Explores the political forces underlying shifts in thinking about the respective influence of heredity and environment in shaping human behavior, and the feasibility and morality of eugenics.
The essays collected in The Politics of Heredity explore the political factors underlying shifts in thinking about the role of nature and nurture in shaping human behavior, and about the desirability and feasibility of controlling human reproduction. They ask why many assumptions that were simply taken for granted as late as the 1950s and '60s came to be considered fundamentally mistaken in the 1970s and '80s. They also suggest that some apparent shifts in thinking were not as deep as they may seem, and that changes in rhetoric may obscure the stability of core underlying beliefs.
Diane B. Paul is Professor, Department of Political Science, University of Massachusetts at Boston.
"The essays are concise, intelligent, and well written. A couple are already minor classics among historians of science. What is most remarkable about them is their challenging of conventional wisdom. Most people believe that eugenics was attached only to right-wing Nazi-like causes; Paul shows that there were important left-leaning threads in the movement. Most people believe that 'good science' overcame 'bad eugenics;' Paul shows that many eugenicists were up to snuff on their science, and that political events had far more to do with the eventual discrediting of the movement. I must say that when I first heard her present her paper on 'Did Eugenics Rest on an Elementary Mistake?' the experience was actually thrilling. In a single stroke, Paul demolished one of the most sacred cows of eugenics historiography—and brilliantly." — Robert N. Proctor, Pennsylvania State University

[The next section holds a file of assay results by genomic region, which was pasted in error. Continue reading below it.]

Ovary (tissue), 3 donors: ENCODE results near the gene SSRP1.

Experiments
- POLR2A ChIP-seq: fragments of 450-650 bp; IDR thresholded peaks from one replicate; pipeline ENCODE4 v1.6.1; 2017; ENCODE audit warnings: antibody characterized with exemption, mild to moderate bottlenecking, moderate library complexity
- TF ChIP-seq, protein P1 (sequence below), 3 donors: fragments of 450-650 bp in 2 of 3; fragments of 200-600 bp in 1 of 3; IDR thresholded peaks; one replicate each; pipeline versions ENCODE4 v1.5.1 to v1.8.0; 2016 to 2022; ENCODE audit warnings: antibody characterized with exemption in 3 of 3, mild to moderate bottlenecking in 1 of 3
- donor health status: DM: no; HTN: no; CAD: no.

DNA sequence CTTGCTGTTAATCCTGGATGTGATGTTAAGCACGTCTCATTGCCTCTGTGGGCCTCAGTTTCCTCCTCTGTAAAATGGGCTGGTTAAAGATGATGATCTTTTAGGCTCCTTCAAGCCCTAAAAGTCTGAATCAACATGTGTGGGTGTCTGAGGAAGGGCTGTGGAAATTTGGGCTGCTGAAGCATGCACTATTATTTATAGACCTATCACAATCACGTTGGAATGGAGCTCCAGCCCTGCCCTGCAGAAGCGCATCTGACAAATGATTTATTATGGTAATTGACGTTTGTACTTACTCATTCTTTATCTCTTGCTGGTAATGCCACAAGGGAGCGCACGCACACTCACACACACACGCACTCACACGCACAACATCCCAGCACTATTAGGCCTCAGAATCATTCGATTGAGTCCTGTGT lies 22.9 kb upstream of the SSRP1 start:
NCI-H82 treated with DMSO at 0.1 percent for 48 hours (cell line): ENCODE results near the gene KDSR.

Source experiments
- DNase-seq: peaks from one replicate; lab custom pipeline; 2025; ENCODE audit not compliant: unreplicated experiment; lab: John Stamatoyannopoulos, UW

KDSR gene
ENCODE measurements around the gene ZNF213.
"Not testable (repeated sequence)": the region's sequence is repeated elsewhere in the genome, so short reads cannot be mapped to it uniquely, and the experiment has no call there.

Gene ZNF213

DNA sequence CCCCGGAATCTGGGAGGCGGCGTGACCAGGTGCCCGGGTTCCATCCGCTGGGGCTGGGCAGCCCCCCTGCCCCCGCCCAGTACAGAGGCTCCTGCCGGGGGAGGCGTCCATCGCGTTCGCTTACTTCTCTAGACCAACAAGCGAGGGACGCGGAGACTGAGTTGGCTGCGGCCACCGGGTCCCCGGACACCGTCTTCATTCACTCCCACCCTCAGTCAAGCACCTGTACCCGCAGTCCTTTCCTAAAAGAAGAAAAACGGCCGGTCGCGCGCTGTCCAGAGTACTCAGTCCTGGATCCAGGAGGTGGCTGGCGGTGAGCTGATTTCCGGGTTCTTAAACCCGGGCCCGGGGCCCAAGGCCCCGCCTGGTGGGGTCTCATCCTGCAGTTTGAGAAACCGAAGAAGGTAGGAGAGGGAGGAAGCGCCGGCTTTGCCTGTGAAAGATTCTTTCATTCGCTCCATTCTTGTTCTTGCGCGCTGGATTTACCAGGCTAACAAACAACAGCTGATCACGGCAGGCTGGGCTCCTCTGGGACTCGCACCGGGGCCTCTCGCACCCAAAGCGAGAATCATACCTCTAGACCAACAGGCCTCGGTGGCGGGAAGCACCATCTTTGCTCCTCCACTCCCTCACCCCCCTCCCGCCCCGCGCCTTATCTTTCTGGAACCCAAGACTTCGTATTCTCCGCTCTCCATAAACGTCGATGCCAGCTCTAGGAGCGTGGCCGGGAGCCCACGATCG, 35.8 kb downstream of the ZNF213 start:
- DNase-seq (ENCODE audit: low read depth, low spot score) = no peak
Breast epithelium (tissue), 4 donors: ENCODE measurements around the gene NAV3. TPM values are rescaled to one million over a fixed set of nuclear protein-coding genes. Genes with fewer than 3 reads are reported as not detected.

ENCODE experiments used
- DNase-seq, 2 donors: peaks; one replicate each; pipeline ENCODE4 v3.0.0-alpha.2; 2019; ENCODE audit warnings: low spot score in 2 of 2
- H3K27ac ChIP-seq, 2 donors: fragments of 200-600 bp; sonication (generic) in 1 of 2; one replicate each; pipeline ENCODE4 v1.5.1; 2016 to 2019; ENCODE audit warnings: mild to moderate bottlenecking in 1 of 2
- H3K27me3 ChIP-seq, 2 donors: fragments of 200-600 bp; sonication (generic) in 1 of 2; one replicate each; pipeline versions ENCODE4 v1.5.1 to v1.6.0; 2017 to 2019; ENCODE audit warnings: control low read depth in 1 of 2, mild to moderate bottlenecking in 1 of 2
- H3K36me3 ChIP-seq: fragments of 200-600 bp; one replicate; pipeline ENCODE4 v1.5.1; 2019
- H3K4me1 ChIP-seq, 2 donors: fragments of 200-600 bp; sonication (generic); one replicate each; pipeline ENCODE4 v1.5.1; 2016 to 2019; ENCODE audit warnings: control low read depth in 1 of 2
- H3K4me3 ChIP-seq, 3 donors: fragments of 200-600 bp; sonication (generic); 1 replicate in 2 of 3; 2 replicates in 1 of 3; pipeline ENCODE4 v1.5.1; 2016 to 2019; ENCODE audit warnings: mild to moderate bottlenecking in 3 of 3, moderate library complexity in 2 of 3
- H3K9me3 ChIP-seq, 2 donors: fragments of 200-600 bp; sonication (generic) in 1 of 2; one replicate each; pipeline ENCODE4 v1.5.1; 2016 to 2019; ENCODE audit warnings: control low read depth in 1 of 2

"I like the consistent focus on the relationship between science and politics, and the ties between historical and contemporary debates. Without reducing science to politics, the author shows, through historical examples, the importance of politics and ideology in the field of eugenics and genetics. This is especially interesting in light of the current debates over social constructivism in science studies, and the increased market involvement in science." — Dorothy Nelkin, New York University